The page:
• The longest available instrumental record of temperature in the world is now available at the BADC. The daily data starts in 1772. The mean, minimum and maximum datasets are updated monthly, with data for a month usually available by the 3rd of the next month. A provisional CET value for the current month is calculated on a daily basis. The mean daily data series begins in 1772. Mean maximum and minimum daily and monthly data are also available, beginning in 1878. Yearly files are provided from 1998 onwards. These historical temperature series are representative of the Midlands region in England, UK (a roughly triangular area of the United Kingdom enclosed by Bristol, Lancashire and London). The following stations are used by the Met Office to compile the CET data: Rothamsted, Malvern, Squires Gate and Ringway. But in November 2004, the weather station Stonyhurst replaced Ringway and revised urban warming and bias adjustments have now been applied to the Stonyhurst data after a period of reduced reliability from the station in the summer months. The data set is compiled by the Met Office Hadley Centre.

  • Cloud base and backscatter data from the Met Office's Coningsby Cl31 ceilometer located at Coningsby, Lincolnshire. The Met Office's laser cloud base recorders network (LCBRs), or ceilometers, returns a range of products for use in forecasting and hazard detection. The backscatter profiles can allow detection of aerosol species such as volcanic ash where suitable instrumentation is deployed.

  • Daily and monthly regularly gridded operational data at 2.5 degree resolution from 1 March 1994 to present containing the ongoing analyses and forecasts produced by the most recent ECMWF Integrated Forecasting System (IFS) model. The IFS is regularly updated as improvements are made to the model, computing facilities and observations used in data assimilation.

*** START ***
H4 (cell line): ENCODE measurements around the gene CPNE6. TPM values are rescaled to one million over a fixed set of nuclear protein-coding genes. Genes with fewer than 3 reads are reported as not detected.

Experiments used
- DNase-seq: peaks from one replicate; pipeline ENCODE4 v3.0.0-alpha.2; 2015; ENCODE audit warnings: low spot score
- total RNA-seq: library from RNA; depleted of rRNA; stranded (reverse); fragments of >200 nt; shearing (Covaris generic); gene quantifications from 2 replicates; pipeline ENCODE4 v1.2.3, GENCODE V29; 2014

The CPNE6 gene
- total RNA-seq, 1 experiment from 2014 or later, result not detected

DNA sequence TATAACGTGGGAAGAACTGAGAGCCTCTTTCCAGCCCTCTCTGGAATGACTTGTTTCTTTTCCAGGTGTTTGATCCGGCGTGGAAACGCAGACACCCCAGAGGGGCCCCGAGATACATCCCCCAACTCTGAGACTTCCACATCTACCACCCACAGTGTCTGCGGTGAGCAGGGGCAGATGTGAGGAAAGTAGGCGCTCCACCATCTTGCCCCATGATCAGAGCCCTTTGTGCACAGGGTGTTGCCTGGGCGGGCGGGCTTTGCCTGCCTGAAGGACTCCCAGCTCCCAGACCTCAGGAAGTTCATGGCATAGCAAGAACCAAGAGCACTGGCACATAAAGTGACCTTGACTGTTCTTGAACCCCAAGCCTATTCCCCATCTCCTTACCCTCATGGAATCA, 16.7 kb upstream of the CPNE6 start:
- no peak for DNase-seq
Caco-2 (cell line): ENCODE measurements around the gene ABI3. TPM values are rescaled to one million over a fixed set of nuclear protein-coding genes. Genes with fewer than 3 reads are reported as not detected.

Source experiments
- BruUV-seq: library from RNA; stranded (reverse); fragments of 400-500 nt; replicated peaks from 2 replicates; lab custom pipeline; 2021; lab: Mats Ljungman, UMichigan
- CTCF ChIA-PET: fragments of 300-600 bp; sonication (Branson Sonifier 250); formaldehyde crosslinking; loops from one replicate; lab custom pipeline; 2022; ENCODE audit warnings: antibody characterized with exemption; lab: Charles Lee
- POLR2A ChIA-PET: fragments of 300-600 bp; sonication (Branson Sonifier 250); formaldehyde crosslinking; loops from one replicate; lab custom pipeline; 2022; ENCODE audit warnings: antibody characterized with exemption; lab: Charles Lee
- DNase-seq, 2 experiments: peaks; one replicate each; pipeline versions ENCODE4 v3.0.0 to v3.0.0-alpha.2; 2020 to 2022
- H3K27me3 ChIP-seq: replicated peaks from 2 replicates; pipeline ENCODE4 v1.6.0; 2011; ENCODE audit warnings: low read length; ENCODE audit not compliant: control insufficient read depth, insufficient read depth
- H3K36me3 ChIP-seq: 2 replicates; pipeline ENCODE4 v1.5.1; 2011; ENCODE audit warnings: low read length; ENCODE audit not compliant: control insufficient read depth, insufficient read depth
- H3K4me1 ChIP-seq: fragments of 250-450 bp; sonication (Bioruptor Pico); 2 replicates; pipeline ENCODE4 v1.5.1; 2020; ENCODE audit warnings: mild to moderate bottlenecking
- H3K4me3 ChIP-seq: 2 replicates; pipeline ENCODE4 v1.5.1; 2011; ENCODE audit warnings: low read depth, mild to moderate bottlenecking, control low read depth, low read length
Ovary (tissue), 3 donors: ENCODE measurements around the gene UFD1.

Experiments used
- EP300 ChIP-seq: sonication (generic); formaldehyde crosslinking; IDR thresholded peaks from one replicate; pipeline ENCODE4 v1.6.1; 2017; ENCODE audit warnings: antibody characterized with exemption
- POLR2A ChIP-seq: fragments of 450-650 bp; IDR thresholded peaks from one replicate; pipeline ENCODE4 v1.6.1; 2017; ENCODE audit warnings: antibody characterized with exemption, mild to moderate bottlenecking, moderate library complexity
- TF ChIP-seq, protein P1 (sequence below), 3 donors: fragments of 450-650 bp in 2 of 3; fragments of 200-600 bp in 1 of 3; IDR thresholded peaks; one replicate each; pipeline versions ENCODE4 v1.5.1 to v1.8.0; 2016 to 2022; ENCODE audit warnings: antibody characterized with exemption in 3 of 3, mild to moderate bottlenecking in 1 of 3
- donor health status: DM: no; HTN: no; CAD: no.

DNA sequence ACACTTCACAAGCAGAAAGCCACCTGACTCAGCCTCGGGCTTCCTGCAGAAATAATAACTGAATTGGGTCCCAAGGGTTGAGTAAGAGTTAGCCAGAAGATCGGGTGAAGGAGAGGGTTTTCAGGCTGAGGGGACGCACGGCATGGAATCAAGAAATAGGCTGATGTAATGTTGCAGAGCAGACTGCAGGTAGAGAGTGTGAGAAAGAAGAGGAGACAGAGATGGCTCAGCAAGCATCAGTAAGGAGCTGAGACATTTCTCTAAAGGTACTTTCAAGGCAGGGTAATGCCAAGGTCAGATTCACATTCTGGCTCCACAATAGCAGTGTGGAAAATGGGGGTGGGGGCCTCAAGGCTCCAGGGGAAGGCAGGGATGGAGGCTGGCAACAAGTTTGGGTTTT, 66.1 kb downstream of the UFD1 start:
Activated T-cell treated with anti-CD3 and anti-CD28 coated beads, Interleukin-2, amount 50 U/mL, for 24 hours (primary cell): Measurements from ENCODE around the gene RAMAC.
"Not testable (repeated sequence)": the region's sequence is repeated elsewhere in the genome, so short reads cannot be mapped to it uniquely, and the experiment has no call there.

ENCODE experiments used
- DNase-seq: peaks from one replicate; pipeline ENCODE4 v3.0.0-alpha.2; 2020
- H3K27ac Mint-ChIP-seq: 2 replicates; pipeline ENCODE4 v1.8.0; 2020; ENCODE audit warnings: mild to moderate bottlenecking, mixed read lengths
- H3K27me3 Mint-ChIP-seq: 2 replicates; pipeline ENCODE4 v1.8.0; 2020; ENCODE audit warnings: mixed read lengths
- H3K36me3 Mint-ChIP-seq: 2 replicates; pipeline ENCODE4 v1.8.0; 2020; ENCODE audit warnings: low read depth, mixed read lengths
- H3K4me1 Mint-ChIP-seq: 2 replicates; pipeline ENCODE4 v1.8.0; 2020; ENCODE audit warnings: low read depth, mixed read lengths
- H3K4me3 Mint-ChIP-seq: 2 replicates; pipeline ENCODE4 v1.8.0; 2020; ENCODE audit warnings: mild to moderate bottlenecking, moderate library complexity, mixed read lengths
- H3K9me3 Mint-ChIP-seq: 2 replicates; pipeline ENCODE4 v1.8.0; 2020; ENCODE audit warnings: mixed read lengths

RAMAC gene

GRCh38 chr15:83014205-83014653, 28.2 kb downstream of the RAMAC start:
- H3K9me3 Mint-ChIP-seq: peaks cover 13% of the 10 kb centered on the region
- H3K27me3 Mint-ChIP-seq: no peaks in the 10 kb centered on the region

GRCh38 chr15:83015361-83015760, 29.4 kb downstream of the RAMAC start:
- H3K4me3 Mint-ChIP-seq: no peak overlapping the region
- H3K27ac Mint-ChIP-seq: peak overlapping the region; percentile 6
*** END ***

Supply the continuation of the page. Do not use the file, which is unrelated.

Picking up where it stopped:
• Cloud base and backscatter data from the Met Office's Jenoptik CHM15k Nimbus ceilometer located at Wattisham, Suffolk. The Met Office's laser cloud base recorders network (LCBRs), or ceilometers, returns a range of products for use in forecasting and hazard detection. The backscatter profiles can allow detection of aerosol species such as volcanic ash where suitable instrumentation is deployed.

  • Cloud base and backscatter data from the Met Office's Nottingham Cl31 ceilometer located at Nottingham, Nottinghamshire. The Met Office's laser cloud base recorders network (LCBRs), or ceilometers, returns a range of products for use in forecasting and hazard detection. The backscatter profiles can allow detection of aerosol species such as volcanic ash where suitable instrumentation is deployed.

  • Operational data from 1st January 2002 to present containing the ongoing analyses and forecasts produced by the most recent ECMWF Integrated Forecasting System (IFS) model. Data are available at the resolutions used for the ERA 40 reanalysis project - i.e. reduced Gaussian N80 for surface data and spectral T159 for upper air data. The IFS is regularly updated as improvements are made to the model, computing facilities and observations used in data assimilation.